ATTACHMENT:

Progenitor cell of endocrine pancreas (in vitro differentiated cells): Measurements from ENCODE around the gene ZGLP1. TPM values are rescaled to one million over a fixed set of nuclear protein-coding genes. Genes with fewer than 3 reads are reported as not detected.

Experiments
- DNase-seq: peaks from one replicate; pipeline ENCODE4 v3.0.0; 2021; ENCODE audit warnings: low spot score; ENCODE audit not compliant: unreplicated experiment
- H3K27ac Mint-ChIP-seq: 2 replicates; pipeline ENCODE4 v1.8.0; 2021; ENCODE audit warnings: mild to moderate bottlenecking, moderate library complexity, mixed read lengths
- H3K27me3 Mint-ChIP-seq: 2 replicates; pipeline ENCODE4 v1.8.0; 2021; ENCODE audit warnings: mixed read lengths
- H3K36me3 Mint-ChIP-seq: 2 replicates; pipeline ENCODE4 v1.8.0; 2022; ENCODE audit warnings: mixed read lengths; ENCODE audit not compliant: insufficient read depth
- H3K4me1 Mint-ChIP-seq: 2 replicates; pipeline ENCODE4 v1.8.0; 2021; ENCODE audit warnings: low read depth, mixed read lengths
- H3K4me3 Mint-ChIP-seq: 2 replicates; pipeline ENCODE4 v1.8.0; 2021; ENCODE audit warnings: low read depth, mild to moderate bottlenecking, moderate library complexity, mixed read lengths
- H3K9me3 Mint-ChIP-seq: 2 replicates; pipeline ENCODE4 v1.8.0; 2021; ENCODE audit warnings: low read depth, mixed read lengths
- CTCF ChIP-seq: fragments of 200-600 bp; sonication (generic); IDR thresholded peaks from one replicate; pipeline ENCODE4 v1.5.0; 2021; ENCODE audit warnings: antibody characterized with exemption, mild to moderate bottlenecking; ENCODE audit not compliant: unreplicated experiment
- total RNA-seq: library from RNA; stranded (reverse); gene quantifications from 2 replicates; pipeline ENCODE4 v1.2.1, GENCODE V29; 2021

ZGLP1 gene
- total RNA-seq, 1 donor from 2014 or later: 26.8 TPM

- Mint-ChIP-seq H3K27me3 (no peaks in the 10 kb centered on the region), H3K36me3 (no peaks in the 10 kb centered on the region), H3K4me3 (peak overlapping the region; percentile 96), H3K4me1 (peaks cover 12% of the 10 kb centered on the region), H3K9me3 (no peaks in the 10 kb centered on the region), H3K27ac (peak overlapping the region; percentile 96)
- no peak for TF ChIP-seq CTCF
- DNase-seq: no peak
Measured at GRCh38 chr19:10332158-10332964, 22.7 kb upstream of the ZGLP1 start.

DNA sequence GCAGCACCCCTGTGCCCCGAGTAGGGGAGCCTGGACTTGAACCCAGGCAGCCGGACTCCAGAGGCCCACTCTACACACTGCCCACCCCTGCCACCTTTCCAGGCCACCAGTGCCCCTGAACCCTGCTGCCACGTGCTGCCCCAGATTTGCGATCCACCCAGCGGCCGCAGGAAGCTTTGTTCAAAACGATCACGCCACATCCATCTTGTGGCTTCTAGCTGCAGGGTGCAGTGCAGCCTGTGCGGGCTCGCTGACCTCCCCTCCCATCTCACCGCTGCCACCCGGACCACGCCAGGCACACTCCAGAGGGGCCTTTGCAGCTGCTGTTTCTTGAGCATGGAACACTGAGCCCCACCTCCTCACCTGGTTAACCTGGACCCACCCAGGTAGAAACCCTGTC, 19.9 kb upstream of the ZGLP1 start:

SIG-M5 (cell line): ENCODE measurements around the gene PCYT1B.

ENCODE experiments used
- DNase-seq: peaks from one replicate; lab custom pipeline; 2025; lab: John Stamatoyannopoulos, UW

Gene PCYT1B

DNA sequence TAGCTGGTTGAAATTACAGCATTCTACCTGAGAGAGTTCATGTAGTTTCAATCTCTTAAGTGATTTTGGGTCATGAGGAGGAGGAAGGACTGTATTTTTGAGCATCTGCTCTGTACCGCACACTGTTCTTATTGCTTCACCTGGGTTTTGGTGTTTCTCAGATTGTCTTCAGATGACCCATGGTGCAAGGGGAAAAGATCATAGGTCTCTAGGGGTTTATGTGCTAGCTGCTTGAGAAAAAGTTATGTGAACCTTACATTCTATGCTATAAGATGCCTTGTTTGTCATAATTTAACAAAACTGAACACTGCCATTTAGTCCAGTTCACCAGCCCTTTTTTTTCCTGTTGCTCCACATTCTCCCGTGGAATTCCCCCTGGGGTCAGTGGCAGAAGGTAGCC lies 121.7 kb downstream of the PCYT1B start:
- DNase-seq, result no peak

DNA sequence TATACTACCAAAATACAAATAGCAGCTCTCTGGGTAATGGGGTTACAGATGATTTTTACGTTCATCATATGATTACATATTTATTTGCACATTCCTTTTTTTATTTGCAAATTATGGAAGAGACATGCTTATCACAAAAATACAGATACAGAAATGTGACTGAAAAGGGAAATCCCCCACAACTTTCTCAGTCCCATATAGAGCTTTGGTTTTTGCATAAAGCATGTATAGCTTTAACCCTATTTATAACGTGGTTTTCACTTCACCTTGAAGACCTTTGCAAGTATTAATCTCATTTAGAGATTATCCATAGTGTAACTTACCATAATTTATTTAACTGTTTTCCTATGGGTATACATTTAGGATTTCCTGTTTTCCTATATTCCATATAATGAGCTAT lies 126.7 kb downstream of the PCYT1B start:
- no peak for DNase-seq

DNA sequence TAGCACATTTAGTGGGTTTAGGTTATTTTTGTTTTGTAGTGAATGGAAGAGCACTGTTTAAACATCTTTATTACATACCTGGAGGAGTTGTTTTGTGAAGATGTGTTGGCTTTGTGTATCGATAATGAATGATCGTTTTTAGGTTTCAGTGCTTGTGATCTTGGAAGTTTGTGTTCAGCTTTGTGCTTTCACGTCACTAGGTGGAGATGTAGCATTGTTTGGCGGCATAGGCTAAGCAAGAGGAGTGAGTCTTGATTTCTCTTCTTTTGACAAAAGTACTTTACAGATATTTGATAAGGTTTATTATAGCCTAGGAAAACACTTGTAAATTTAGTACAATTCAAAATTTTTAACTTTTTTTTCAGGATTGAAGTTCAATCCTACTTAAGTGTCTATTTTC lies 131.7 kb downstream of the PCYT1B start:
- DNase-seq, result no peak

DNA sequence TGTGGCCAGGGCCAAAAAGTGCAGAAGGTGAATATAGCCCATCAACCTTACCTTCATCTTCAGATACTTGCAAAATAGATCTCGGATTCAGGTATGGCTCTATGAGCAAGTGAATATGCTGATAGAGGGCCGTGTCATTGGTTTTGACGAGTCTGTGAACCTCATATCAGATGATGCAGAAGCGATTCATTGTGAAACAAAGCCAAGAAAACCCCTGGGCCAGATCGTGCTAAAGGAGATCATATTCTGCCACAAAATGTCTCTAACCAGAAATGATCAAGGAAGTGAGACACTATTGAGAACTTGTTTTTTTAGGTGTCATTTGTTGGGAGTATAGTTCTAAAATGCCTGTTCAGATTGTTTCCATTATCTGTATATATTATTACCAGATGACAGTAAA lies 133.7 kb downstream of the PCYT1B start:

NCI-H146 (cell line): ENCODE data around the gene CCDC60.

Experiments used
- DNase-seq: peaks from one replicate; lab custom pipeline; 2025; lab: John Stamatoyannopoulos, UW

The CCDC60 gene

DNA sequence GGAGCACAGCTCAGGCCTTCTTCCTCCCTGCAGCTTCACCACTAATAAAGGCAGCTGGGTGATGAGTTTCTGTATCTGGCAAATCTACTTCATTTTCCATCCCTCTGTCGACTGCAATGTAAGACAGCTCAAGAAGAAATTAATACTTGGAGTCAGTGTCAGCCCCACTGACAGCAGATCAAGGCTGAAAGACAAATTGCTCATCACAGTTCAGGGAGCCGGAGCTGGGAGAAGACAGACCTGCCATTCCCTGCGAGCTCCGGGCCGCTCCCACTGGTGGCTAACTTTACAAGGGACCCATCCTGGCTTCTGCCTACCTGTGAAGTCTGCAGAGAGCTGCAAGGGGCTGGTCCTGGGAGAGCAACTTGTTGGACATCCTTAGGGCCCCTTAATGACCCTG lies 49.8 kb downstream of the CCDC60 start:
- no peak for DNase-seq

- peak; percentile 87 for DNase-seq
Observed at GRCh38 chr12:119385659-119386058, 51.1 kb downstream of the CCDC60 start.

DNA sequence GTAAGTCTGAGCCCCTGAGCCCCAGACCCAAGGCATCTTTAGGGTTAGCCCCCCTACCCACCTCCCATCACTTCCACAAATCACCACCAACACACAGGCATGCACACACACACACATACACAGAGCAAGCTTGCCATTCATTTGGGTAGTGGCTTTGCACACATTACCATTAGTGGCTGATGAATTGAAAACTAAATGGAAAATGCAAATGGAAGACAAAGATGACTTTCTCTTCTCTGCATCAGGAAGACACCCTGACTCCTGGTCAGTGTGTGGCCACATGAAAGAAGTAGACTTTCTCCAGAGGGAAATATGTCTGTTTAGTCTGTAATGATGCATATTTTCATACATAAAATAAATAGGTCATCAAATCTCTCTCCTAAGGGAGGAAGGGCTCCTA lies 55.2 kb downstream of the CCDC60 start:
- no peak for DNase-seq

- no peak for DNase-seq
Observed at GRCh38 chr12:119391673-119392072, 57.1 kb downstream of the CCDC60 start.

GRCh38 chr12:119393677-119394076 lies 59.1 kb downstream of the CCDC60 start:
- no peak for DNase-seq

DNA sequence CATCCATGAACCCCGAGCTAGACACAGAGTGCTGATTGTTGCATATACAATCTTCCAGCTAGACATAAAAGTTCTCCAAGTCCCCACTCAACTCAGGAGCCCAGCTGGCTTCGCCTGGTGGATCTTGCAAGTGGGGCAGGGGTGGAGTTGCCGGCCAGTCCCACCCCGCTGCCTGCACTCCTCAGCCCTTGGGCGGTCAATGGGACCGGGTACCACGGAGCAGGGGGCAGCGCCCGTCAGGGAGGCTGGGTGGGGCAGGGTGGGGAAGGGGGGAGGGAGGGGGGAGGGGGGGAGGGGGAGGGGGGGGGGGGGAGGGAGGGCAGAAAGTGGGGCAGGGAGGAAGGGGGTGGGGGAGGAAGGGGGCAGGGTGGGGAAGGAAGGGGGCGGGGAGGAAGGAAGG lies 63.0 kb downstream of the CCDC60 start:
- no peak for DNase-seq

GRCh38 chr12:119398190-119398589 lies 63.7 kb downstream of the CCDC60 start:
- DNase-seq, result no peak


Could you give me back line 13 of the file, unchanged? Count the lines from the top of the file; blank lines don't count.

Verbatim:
- total RNA-seq, 1 donor from 2014 or later: 26.8 TPM